Unconventional Contender for the Offshore Patrol Cutter

Vigor Offshore Patrol Craft 01

The first conceptual design for the Offshore Patrol Cutter (OPC) by an American shipbuilder since the demise of the Deepwater program has surfaced, and it is unconventional. Vigor Industrial proposes using the Ulstein X-bow. gCaptain brings us the story.

The proposal is 328 foot long and has a 54 foot beam. More info here.

The information available does not include maximum speed or the configuration of the propulsion systems. On the video it is clear that it has a drop down trainable thruster under the bow, and it appears it may have a single conventional shaft.

It is also unclear if the ship can hangar an H-60.

I like the boat hangar idea, in that it provides some of the flexibility of a reconfigurable space that might be able to use some of the systems being created for the LCS.

27 thoughts on “Unconventional Contender for the Offshore Patrol Cutter

  1. saw this yesterday, while the company promo was pretty interesting, as a snipe i’d like to know about the propulsion equipment and spaces, and she ain’t the prettiest raft i’ve ever seen.

  2. If they can hangar an H-65 with rotors extended, perhaps they can hangar two with blades folded?
    It may also mean hangar is too short for the H-60.

    This looks like they are aiming to be the low bidder by doing no more than meeting the threshold requirements–surprise, surprise.

  3. She’s going to displace ~4,000t, given those dimensions (100 x 16.4 x 5m draft – you can read the draft in the HD video).

    That’s a pretty big baby to replace the WMECs. Not sure they’re aiming to be the low bidder!

    The propulsion setup is interesting. Looks like 2 big diesel generators forward, and one smaller diesel aft. Given its location, that’s the one that is probably mechanically connected to the single shaft… Which in turn implies mechanical propulsion for slow cruise speeds (~8-12kts), with the big diesel generators kicking in above that. Interesting choice (assuming I’m guessing correctly), because usually it’s the opposite (electric for slow speeds, mechanical for sprints).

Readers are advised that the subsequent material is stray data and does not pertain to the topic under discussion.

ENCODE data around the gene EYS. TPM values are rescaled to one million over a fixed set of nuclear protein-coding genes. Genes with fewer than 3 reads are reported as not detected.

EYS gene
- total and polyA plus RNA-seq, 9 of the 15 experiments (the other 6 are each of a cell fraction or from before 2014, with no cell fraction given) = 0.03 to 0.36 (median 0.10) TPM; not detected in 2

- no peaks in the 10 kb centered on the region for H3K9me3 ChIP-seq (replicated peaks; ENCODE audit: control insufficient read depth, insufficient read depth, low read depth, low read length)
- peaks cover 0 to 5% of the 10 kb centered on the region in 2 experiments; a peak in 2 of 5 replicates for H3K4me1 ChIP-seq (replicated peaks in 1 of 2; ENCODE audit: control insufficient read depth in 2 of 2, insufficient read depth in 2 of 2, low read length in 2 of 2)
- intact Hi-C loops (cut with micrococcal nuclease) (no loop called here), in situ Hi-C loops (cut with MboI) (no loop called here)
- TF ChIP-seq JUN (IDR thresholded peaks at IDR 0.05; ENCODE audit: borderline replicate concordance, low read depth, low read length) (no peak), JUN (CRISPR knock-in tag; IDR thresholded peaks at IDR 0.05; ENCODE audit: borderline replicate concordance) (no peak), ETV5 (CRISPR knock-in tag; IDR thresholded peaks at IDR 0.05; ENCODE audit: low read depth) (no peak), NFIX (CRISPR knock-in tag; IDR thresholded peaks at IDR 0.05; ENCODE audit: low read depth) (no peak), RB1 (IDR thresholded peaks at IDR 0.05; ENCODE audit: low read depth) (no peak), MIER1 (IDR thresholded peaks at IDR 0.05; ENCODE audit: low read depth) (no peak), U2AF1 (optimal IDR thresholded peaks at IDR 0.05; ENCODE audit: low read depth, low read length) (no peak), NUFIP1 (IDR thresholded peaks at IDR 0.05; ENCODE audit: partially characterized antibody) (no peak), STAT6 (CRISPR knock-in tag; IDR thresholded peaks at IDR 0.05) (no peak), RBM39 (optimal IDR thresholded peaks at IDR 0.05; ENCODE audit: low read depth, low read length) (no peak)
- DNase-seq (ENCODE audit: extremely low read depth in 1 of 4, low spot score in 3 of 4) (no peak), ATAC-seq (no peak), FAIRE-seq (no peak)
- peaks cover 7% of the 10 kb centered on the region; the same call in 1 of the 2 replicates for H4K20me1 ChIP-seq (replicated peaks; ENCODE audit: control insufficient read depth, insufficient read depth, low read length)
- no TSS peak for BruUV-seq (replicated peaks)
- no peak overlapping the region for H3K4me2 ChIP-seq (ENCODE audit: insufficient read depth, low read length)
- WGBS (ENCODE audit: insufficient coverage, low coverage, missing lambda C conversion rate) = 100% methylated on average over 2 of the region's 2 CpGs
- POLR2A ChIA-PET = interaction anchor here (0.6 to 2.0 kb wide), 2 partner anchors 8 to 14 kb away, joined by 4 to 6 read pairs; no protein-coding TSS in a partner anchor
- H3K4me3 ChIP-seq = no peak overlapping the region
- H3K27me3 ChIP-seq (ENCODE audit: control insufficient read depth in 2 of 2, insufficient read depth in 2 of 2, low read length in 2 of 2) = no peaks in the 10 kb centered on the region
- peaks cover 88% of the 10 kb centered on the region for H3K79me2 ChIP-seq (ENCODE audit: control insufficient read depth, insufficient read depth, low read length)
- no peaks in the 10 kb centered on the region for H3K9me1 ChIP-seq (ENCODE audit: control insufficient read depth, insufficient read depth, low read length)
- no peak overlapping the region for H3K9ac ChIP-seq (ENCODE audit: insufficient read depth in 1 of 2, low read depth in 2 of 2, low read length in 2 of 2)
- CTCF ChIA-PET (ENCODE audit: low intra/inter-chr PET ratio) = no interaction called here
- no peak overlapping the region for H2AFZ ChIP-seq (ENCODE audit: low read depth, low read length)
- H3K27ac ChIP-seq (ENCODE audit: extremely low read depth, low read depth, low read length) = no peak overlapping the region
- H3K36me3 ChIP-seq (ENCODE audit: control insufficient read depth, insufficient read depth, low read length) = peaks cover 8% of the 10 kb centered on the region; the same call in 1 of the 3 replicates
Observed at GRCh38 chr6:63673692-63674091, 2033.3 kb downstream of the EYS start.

4. Technical diagram in video is from an offshore construction ship still, not the OPC proposal, which I am pretty sure has twin diesels (7MW range?) with mechanical transmission to twin screws and diesel-electric (4 generators total it seems) for loiter. And that swing up thruster for combined bow thruster/get-home emergency functionality. OPC RfP requirement was to operate both H-60 and H-65, no? So expect hangar to take either plus a small rotary wing UAV.
    Pretty bespoke compared to the off-the-shelf offshore industry ships, so cost likely to be up there with other offers.

    • Question, if the OPC RfP requirement says that an OPC is to operate both H-60,H-65 and a Small UAV. Wouldn’t a Light Frigate and a Corvette satisfy the requirements for an OPC?

      • You are only looking at one aspect of the specs. So far I have not seen any light frigate or corvette that meets all the specs without some modification. Certainly with modification, some of those designs might work.

        This particular design took to heart the idea that seakeeping is the most important requirement after affordability. So it came out relatively large, beamy, and with the X-bow.

        I expect we will be seeing several proposed designs in the near future.